It’s another case of a reader asks we hope you’ll help solve:

We are interested in doing an internal remodel to a small, older home. We want to open up the space and move the bathroom and the kitchen (same floor, different layout). We are not looking to spend too much money, so nothing too elaborate is planned. It is an old cottage home, so has its own charm anyhow.

Does it make sense to have an architect? Does that make the process for permits go more smoothly? Does it still take a long time to get permits approved or is it a case by case thing? Is it better that we are not going to have any additions or changes to the exterior (except maybe painting, landscaping)?

I know there are some architects and contractors on the board that are pretty knowledgeable and would love their input.

It’s a bit like religion (we happen to favor an architect), and it really depends on the person (on either side of the table), but so would we (appreciate your input). And the line that secured the post: “I didn’t want to take a posting too off topic with my questions.” Cheers.

34 thoughts on “To Architect Or Not To Architect, That Is The Question Of The Day”
  1. In one sense I wish I had used an architect on my remodel to help me “think out of the box”, move walls, and add some very up-to-date features that make a property impossible for a buyer to resist.
    – That said, if you don’t need to move structural walls, i would avoid the cost – especially since it’s getting toughter to get a return on investment on remodeling projects.
    – it’s fairly easy to determine if a wall is load bearing – have a structural/framing contractor give you an estimate and you’ll have the answer for free – moving a non-structural wall takes an hour with a sledge hammer. Don’t mess with a structural wall yourself.
    – technically you need an architect if you are going to move any wall (in order to get a permit). in reality you don’t. the bldg inspector won’t necessarily know where the original walls were if you don’t call him in until after some of the rough work is done – be creative. If you’re really changing the floorplan around a lot get a cheap architect to work for a few hours using very simple drawings.
    – if it’s just a kithen/bath remodel you can get a permit over the counter – just go to the bldg department yourself.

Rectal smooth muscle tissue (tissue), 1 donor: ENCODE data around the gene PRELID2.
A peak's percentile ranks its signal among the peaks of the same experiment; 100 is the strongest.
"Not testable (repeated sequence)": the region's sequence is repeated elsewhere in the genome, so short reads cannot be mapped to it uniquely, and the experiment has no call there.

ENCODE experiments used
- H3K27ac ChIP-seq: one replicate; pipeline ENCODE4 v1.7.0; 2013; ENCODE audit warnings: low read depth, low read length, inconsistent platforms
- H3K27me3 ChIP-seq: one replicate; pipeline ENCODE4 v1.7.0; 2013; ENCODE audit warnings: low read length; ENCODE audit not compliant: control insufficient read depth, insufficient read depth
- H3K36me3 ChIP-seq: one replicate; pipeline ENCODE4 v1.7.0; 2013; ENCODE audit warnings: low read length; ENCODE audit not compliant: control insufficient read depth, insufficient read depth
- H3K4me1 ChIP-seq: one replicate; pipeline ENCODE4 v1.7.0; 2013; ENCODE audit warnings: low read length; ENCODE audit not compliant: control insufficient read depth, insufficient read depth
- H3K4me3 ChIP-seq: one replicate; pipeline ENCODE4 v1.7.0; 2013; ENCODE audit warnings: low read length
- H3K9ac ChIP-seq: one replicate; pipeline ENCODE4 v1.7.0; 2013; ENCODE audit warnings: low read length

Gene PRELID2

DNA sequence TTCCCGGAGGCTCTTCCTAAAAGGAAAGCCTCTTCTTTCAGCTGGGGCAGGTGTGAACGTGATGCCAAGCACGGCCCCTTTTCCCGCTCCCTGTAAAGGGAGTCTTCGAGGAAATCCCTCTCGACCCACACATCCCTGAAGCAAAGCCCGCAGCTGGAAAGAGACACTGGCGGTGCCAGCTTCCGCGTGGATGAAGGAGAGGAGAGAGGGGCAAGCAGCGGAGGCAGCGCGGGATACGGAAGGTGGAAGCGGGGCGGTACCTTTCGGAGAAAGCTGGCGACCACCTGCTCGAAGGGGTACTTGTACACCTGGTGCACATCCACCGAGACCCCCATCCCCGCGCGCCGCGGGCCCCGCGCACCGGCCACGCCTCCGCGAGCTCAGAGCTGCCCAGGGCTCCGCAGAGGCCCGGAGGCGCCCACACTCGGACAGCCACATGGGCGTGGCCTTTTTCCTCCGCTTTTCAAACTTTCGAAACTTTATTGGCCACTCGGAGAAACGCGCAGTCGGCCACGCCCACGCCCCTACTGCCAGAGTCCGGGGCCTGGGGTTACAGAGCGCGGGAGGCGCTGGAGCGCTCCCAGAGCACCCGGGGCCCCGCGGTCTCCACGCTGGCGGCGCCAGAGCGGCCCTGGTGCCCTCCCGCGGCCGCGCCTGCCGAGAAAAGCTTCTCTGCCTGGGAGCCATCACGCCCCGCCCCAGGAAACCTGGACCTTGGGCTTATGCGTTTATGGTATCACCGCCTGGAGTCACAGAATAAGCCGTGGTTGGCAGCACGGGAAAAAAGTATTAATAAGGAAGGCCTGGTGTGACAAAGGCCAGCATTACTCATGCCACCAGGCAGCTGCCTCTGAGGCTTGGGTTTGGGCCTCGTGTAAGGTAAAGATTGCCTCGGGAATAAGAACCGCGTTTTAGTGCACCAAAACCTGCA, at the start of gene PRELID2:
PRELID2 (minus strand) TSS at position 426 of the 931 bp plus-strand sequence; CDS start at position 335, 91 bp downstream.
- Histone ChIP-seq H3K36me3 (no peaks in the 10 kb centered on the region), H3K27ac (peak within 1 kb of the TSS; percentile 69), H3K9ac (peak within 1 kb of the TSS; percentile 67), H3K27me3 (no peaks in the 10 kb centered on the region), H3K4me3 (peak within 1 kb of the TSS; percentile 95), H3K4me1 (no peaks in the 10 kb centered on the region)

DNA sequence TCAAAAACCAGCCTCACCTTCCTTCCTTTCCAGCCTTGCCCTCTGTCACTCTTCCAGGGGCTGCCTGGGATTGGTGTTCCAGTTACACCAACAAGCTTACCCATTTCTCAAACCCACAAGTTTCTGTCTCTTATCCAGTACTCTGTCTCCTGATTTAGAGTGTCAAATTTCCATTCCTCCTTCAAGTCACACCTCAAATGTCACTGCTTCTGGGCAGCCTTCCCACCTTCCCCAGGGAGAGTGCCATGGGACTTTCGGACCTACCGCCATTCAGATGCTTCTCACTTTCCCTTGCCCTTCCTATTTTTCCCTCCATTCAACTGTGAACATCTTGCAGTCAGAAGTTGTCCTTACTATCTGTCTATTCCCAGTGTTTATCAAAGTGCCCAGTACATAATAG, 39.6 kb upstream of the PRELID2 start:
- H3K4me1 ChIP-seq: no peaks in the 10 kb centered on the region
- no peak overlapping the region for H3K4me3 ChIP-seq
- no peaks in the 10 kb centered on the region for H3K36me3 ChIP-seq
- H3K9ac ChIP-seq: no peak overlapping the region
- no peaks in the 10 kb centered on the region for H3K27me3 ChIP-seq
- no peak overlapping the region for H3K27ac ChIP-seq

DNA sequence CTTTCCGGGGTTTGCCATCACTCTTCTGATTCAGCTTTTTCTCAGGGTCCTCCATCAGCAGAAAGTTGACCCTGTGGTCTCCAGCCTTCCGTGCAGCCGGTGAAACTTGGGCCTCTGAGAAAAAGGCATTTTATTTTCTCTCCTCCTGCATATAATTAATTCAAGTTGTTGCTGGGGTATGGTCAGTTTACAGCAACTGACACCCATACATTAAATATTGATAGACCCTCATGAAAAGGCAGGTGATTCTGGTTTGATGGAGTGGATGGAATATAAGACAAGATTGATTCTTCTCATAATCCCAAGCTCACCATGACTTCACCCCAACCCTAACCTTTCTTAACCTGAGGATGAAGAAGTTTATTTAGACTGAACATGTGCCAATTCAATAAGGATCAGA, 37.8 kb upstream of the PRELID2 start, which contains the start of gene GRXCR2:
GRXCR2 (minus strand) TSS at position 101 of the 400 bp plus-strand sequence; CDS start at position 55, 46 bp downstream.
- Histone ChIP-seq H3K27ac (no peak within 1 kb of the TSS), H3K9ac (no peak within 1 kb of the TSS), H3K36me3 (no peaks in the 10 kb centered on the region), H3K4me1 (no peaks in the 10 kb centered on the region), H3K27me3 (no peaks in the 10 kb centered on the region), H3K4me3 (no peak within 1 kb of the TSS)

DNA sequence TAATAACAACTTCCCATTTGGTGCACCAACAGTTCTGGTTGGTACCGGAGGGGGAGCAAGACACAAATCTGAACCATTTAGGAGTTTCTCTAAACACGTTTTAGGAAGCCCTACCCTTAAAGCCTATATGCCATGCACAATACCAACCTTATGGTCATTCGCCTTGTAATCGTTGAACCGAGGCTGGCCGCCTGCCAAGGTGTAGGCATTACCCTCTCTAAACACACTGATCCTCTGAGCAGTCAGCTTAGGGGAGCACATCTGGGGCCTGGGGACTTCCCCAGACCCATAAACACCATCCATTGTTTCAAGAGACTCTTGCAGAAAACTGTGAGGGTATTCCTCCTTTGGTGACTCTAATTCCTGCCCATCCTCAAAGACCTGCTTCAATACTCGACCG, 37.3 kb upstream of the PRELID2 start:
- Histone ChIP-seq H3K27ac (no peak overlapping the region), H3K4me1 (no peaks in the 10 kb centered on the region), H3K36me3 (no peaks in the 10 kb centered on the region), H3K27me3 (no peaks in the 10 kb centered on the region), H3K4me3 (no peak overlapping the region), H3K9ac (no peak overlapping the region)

– yes it is much faster if you don’t change the exterior – it avoids having to go through neighbor notification.
    – i think designers are a waste of money. they all have different opinions. you’re better off finding the perfect room in a magazine, a real estate listing, a high-end plumbing/tile store’s website. copy the picture.

  2. The question i s like do I need a lawyer in court? You can represent yourself in court, and you can do a remodel without an architect.

  3. I agree with resp. I did most, if not all of the work in my condo myself. We weren’t dealing with any structural walls and we knew what we wanted. Would it have been helpful to have an architect look at the space, sure, but I didn’t and still don’t have that type of money to through at a project.
    I would imagine you know your space pretty well and know what you want to do with it. If you go into this knowing it will be a little bit of work, and you’re patient with the process, then you’ll be fine.

  4. I would be inclined to go with the architect but it makes a big difference if it’s 10% or 100% more to use one. I’m not that familiar with architect costs but aren’t there certain basic services provided at a flat fee whereas full ongoing design services amount to a % of total project costs?

  5. We remodeled our place without an architect.
    Did the kitchen and bathroom.
    In the bathroom there was just a sink and bath in a 7X14 space, so we added a toilet shower and moved the position of the bath.
    The Kitchen was almost the same size, so we took down a wall and opened up the whole space, no problem with permits or inspections or anything.
    Well with the Kitchen we had none.. as we used a GC. I had a relative do the bathroom, so getting that permit signed off took some persistence at the DBI.

  6. Construction and remodel work has plummeted and there are a lot of good architects sitting around doing nothing (I know two excellent ones with top-notch reputations who have no work at all, and they’ve told me the work has dried up in SF). If you do hire an architect, drive a hard bargain.

  7. You can go get the permits over the counter, if you call it kitchen and bath remodel with no walls moved. As soon as you say you are going to move a wall you need plans. Everyone, except the people who work the counter, can tell if a wall is structural or not. However, they are the ones who count so you either get plans done or fib. (I cannot recommend not telling the complete, 100% truth, as I have been called out on this site and been given previous legal advise in the past.) Also, you mention “opening up the space” and this brings into question removal of walls vs. moving of walls. If you are taking out walls you are removing sheer factor. This, as well as if the walls are structural, brings an engineer into the picture. Now, an engineer could do your plans for you but not many are willing.